Prep 1 hr 40 mins
Cook 3 hrs 30 mins
Ajiaco is a Cuban stew consisting of different indiginous root vegetables. It is incredibly tasty and nutritious. A native dish that symbolizes who Cubans are as a people and how diverse their ethnic backgrounds came to be formed. According to famed Cuban scholar Fernando Ortiz, the Amerindians gave us the maiz (corn), papa(potato), malanga (arum), boniato(sweet potato), yuca (cassava),and aji(pepper). The Spaniards added calabaza(pumpkin) and nabo (turnip), while the Chinese added spices. The Africans contributed name(yams). He says, that Cubans are " a mestizaje(mixture) of kitchens, a mestisaje of races, a mestisaje of cultures, a dense broth of civilization that bubbles on the stove of the Caribbean." The Cuban ajiaco retains the unique flavors of its diverse ingredients, which enrich one another. Some ingredients may dissolve completely, while others may remain more distinct. Yet all provide flavor to this hearty simmering stew, which by its very nature is always in a state of flux. The cuts of meat all have something in common aside from being "Cuban-style-cut" they are cheaper cuts, as this is the dish of the "common man." I have used many sources to come up with this recipe for you, from books published in 1925 to ones that I found on the internet. Also, used A Taste of Cuba recipe by Sonia Martinez, from El asere.com.,Ms Ramona V. Abella's "The Cuban Food Fairy", and Srta Maria Antonieta Reyes Gavilan y Moenk's "Delicias del la Mesa - Manual de Cocina y Reposteria". All you need with this dish is some good Cuban bread, a French baguette or even Foccaccia and some sliced fresh fruit, if you aren't too stuffed by this point! Cuban food is highly seasoned but never HOT! The ajiaco is/was made every Saturday(Before Castro)and was served as a noon meal which would have a longer lasting effect and in the evening they would have something light. This is very good and appetizing. Hope you will enjoy!
- 5 quarts water
- 1⁄2 lb beef jerky (tasajo, found in Latin grocery stores)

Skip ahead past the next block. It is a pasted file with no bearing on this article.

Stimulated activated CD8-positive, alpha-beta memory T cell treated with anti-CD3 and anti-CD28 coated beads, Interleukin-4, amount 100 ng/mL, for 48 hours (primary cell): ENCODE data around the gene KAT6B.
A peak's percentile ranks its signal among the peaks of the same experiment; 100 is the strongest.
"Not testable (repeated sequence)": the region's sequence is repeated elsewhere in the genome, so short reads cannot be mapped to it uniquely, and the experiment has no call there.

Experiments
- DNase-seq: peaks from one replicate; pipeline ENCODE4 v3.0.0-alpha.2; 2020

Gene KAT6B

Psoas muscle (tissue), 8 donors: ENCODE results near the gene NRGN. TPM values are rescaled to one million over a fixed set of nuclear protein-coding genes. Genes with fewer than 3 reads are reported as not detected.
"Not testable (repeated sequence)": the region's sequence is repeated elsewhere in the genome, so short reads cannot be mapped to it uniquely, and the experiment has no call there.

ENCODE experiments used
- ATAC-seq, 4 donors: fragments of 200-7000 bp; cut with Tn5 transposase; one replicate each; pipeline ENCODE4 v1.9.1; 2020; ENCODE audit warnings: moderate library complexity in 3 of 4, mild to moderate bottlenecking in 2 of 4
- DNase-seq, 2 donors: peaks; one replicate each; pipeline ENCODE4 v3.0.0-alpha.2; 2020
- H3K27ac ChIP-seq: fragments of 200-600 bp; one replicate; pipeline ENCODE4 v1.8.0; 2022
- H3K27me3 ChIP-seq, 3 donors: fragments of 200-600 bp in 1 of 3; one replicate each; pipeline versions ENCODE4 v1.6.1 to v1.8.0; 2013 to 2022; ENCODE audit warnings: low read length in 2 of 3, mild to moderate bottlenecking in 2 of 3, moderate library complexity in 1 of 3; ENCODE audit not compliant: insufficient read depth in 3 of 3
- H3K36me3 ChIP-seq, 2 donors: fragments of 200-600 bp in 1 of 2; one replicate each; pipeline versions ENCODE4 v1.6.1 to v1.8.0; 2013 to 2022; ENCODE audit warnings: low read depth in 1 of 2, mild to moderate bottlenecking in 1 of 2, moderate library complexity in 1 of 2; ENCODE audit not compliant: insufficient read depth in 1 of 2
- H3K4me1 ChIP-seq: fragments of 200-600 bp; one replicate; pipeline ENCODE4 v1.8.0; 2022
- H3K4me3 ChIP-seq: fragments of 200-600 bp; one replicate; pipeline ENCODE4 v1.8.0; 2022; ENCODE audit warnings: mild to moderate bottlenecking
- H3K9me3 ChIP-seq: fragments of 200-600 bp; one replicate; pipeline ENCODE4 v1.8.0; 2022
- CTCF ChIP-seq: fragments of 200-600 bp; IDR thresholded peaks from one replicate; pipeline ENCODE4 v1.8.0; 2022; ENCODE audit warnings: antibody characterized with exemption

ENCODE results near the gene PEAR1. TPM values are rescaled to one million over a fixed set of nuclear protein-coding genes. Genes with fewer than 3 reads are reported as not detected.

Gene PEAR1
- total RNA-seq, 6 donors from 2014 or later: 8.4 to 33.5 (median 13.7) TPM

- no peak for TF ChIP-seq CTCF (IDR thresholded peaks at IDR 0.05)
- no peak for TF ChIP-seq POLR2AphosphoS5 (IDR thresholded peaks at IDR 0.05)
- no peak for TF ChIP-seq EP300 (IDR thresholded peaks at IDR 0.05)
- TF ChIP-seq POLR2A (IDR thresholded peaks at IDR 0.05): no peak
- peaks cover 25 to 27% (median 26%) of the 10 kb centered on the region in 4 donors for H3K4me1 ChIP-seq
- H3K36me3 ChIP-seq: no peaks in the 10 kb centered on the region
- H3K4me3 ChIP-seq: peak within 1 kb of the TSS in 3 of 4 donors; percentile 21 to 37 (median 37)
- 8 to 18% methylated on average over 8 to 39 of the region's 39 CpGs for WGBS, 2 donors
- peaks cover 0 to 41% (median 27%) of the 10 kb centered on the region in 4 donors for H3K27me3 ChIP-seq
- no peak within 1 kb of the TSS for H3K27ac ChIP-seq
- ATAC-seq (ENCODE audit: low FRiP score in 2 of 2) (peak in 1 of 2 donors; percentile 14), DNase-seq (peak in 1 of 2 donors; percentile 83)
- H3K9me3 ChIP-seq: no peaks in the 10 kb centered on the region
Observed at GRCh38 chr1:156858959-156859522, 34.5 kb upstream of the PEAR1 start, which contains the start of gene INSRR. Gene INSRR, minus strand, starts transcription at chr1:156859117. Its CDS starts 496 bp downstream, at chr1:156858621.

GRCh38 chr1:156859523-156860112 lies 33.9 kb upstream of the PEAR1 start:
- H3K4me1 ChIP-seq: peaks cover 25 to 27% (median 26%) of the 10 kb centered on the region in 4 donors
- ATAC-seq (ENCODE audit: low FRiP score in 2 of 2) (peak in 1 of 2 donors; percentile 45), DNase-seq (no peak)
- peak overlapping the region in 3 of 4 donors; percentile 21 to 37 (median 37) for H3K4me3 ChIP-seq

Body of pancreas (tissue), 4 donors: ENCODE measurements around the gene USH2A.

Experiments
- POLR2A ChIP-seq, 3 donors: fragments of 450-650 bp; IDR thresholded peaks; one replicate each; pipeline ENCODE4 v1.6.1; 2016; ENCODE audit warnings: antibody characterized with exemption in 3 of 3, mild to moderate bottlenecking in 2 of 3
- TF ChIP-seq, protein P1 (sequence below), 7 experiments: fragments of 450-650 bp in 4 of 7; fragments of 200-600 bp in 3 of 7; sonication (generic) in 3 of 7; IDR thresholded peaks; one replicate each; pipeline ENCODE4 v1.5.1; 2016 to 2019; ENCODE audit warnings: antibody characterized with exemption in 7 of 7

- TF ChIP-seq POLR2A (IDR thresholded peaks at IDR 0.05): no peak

- 1 lb flank steak, cubed
- 1 lb pork spareribs, separated
- 1 1⁄2 lbs chicken pieces
- 2 ears corn, cut in fourths
- 1 lb yellow taro root, peeled, cut in chunks (malanga, found in Latin grocery stores)
- 1 lb yucca root, cut in chunks (cassave, fresh or frozen)
- 1 lb sweet potato, peeled & cut in chunks (boniato, not yam)
- 1 lb fresh pumpkin, peeled & cut in chunks (calabaza)
- 1⁄2 lb white taro root, peeled & cut in chunks (name, found in Latin grocery stores)
- 1⁄2 lb grey taro root, peeled, cut in chunks (guaqui)
- 2 ripe plantains, peeled and cut in chunks
- 2 fresh limes (for soaking the green plantains) or 2 fresh sour oranges (for soaking the green plantains)
- salt, to taste
- fresh coarse ground black pepper, to taste
- 2 tablespoons olive oil
- 1 onion, chopped
- 5 scallions, sliced in 2-inch pieces
- 2 garlic cloves, minced
- 1 large green pepper, sliced in 1/2-inch strips
- 1 cup tomato puree (Glen Muir)
- 1 -2 teaspoon oregano
- 1⁄4-1⁄2 teaspoon cumin
- 1 -2 teaspoon salt, to taste
- fresh ground black pepper, to taste
- 1 -2 whole bay leaf
- THE DAY BEFORE:.
- Cut the beef jerky in large pieces and soak in water to cover.
- Soak overnight.
- Now drain jerky and place in a very large and deep stockpot.
- Add the 5 quarts of water and the cut up hen or chicken.
- Boil for one hour.
- Add the flank steak and pork pieces.
- Add the spare ribs.
- Boil for one more hour.
- Remove fat and froth that will rise to top.
- While meats are cooking, make the "sofrito", peel and cut the "viandas" (vegetables).
- PREPARE SOFRITO:.
- Add all ingredients, except for seasonings, to sauté pan and allow to simmer for 20 minutes.
- Then add seasonings and simmer about 5 minutes longer.
- Discard the bay leaves.
- PREPARE THE VEGETABLES:.
- When meats are tender, add the viandas, except ripe plantains and pumpkin.
- Cook about one hour more.
- Add the sofrito and cook another 20-30 minutes.
- Add the ripe plantains and pumpkin and cook 30 more minutes or until pumpkin and plantains are tender.
- Taste for seasoning and adjust if necessary.
- If broth is too thin, thicken by mashing some of the viandas in a little broth and adding it back to the pot.
- Serve in a large soup tureen and give each guest a large, flat rimmed soup bowl.
- You can place lime slices in little dishes along the table.
- The ajiaco tastes really good with freshly squeezed lime juice, but let each guest decide if they would like to squirt their own.
- This is so versatile, it can be served as a stew with rice and a salad of lettuce, tomatoe and cucumbers, or served with just the broth or served as is; meats and vegetables in a deep soup bowl.
- Buen Provecho!
Made an ajiaco for the very first time. Time consuming but well worth it! Delicious and savory. Love how soft and tender the meat gets, and the root vegetables make the dish thick and hearty. This will be a personal favorite from now on!
Yes, indeed it is a very cuban meal, even taste better the day after it's made. I like to add chorizo and lots of boniato(sweet potato) great recipe..nice for a winter day.